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Through the simple method of Q & A, 77 questions introduces the spectator to a simplified state of being in which reality, and the emotions that shape it, are clearly delineated. By gradually generating ranges of possibility and affection, this work challenges both the position and ethics of an artist in contemporary society, as well as the relationship between an individual and the many layers of infrastructure with which he or she is forced to interact.


The basic material for the video is found footage and images in the public domain: audio generators, lie detector recordings and similarly artificially produced elements. The combination of these creates an atmosphere of total alienation and dread: it issues a challenge to the hypocrisy, narcissism and lack of feeling and empathy in a world (of art) that is defined by its capitalist competitiveness


56th October Salon,September 23-November 6, 2016, Belgrade

Plaisir d’amour ne dure qu’un moment, Chagrin d’amour dure toute la vie.

The pleasure of love lasts only a Moment. The grief of love lasts a lifetime.
 

The grief of love lasts a lifetime. The first Autumn Salon was organised in Paris in 1903 as an antidote to the blindness of the art establishment by accepting artists who had no other place to show their work. Paintings were exhibited by, the as yet unknown, Pierre Bonnard, Henri Matisse, François Picabia, Paul Gauguin and many others. The 56th Belgrade October Salon, a distant relative of this initiative, will pay homage to this illustrious past by showing a number of artists who do not yet have an international platform for their work alongside already established artists. It will also reflect on what transient pleasure as well as grief, its opposite, signify when expressed in art today.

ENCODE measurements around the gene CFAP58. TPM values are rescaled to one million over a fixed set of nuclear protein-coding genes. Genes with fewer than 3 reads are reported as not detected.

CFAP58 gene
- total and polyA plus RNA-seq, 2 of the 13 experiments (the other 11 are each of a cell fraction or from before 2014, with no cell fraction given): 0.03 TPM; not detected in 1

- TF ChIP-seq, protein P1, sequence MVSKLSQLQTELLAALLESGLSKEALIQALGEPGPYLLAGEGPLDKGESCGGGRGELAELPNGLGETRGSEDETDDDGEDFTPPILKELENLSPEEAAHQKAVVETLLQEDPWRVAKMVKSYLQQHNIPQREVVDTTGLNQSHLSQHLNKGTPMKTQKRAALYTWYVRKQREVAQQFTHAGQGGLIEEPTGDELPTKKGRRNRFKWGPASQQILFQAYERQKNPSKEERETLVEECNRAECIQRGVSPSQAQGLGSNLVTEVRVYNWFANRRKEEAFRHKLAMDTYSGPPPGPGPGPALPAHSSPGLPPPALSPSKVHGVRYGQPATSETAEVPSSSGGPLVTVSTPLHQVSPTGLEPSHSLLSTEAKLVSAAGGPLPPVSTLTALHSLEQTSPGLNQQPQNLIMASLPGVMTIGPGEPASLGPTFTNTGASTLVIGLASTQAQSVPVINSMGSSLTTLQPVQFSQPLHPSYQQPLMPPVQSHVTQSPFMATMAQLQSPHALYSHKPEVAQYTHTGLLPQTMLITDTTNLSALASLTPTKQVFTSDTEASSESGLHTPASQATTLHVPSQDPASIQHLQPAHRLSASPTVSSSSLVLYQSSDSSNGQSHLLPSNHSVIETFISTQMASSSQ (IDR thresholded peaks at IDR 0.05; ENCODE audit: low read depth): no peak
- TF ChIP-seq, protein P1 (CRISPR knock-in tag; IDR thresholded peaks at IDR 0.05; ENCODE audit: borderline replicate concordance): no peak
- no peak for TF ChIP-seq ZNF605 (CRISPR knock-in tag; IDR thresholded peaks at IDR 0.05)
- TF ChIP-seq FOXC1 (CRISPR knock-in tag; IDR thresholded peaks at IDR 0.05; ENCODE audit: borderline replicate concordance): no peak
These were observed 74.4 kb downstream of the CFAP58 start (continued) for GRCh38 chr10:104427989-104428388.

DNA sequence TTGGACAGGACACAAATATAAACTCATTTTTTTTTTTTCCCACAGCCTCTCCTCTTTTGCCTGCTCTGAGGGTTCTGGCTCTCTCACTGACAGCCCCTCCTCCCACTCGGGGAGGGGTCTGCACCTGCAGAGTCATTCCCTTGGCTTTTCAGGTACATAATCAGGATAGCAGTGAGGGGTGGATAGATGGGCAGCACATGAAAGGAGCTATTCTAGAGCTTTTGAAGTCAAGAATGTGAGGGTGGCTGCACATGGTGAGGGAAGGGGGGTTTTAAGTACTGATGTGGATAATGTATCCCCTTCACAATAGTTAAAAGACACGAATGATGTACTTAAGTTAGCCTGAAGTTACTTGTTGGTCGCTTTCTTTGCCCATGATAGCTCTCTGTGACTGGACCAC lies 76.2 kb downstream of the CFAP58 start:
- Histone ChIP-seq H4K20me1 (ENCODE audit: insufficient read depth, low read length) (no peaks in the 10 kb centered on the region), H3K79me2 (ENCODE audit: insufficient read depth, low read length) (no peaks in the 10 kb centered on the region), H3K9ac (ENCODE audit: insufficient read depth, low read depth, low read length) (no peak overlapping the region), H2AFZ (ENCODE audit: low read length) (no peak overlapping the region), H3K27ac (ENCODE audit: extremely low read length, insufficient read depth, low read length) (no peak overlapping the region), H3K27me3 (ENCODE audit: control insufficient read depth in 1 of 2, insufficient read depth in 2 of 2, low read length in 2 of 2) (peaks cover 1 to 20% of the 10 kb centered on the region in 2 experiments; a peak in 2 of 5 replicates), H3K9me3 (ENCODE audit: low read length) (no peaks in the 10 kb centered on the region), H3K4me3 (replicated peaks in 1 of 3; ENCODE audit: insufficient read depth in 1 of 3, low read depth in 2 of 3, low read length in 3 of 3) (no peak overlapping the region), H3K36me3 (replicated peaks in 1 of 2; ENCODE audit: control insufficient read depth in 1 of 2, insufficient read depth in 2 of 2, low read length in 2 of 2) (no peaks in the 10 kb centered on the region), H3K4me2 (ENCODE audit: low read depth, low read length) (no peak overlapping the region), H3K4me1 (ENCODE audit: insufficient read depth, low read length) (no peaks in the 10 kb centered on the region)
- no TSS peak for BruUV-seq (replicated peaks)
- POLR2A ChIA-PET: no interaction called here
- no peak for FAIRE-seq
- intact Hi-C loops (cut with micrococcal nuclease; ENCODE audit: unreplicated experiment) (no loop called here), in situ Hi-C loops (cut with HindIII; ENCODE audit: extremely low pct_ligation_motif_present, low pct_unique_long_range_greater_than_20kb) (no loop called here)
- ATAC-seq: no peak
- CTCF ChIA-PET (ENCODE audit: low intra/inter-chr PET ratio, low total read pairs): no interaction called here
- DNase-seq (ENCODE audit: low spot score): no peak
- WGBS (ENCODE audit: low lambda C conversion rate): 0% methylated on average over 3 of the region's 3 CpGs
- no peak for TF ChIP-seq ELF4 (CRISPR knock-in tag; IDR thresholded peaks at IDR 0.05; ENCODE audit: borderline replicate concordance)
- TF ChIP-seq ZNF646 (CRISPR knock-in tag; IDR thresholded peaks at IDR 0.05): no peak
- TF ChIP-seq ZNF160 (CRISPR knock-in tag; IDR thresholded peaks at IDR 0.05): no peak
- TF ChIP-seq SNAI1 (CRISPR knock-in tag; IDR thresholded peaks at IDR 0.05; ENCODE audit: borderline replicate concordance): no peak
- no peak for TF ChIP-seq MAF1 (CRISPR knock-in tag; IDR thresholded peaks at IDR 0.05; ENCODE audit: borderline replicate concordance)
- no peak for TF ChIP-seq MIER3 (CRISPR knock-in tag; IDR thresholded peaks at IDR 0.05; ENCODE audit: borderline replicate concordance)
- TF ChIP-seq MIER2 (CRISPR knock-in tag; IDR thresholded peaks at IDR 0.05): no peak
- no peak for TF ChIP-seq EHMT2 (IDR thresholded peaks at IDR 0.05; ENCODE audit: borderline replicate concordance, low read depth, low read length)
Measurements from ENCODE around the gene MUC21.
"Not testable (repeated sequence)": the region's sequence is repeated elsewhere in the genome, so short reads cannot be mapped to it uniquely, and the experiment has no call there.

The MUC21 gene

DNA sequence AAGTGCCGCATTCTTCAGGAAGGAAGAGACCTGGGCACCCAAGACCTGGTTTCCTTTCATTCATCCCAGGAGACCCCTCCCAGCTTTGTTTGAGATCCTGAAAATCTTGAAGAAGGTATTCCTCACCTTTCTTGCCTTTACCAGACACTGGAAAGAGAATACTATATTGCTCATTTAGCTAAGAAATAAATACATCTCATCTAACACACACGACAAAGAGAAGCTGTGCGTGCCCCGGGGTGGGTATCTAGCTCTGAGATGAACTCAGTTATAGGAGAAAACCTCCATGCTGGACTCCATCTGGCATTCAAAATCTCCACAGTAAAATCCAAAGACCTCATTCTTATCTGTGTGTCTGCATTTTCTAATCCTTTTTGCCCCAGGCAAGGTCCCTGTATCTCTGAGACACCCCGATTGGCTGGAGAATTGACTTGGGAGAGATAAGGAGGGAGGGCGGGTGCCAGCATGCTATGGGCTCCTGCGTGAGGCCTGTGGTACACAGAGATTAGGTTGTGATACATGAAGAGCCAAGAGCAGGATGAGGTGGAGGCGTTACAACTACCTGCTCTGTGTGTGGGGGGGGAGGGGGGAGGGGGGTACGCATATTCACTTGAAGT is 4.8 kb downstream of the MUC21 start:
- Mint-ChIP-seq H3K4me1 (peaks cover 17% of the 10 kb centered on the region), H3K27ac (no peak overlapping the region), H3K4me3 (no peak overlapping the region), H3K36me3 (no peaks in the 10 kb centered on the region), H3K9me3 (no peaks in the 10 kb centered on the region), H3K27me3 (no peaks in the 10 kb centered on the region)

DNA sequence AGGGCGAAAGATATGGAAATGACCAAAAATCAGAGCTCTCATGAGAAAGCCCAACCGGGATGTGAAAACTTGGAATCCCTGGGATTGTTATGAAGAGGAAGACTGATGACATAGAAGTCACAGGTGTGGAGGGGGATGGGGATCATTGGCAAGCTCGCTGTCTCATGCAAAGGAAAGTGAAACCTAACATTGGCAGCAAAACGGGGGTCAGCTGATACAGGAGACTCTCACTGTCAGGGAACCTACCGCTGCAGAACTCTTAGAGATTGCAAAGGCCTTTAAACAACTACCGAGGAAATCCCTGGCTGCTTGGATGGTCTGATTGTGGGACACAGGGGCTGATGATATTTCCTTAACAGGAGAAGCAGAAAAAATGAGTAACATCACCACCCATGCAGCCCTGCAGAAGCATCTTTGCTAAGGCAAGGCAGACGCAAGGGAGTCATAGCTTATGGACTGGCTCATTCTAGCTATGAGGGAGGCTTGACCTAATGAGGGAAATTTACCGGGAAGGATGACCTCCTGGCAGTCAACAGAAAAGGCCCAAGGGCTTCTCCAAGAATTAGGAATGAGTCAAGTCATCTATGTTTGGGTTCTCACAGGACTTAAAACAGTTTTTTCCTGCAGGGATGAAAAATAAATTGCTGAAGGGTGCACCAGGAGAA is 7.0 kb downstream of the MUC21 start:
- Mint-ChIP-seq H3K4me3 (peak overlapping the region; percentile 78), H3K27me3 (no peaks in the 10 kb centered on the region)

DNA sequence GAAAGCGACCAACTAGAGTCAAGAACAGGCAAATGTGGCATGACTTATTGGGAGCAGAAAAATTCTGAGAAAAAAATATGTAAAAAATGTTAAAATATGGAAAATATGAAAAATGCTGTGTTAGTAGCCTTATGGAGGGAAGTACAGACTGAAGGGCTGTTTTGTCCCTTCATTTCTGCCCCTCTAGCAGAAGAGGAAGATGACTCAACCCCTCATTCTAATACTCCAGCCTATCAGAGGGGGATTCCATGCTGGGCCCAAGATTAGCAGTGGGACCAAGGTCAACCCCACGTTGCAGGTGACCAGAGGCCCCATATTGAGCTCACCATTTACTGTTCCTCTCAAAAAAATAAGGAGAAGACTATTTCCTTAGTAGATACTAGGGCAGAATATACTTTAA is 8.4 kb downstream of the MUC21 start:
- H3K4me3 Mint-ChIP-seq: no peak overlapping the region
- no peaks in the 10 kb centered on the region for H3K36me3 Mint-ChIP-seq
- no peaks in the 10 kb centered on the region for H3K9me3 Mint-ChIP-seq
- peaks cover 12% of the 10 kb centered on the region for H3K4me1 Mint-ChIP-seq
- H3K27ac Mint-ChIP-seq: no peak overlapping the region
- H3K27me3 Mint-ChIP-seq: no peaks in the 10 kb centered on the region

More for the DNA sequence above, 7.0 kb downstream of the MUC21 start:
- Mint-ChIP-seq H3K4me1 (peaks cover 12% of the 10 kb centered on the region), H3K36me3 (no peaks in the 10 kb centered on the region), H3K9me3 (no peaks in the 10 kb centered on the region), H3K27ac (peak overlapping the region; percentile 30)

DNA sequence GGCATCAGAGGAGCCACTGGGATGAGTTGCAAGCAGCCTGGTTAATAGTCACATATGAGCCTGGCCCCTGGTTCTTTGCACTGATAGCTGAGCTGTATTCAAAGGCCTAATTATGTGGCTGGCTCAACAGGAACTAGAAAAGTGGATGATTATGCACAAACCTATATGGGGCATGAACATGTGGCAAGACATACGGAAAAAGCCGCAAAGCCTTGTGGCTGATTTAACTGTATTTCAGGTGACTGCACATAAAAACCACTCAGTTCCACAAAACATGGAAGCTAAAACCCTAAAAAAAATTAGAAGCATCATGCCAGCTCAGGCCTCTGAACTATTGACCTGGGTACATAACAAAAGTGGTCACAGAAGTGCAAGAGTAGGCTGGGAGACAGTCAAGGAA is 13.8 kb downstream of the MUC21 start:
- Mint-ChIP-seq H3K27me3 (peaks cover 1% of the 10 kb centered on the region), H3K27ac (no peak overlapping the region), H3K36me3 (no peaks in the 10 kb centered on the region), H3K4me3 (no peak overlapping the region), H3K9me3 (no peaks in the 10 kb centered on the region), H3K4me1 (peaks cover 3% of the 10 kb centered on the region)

In 1784 Jean-Paul-Égide Martini composed Plaisir d’Amour, a classic love song based on a poem by Jean-Pierre Claris de Florian who, one of many victims of the Terror of the French Revolution, died in 1794. But Florian’s words have echoed across time to still speak in the present, both in Martini’s original arrangement and deformed into kitsch, at once eternal and fleeting. Fully aware of such historical vicissitudes and paradoxes, this October Salon will concentrate on what role emotion plays in contemporary art and how it may be framed in ways that are neither banal nor kitsch. This may include the not-so-simple pleasures of love, humour, pain, horror and any other perspectives that art may bring to bear on the fragility of human experience and life that, in themselves, may have a transient or long-lasting impact. Certain ideas will act as hubs for the exhibition that, while not being expressed by separate sections, will run like leitmotifs through different kinds of work. These are: kin, desire, nature, work, freedom and politics.

David Elliott
February 2016


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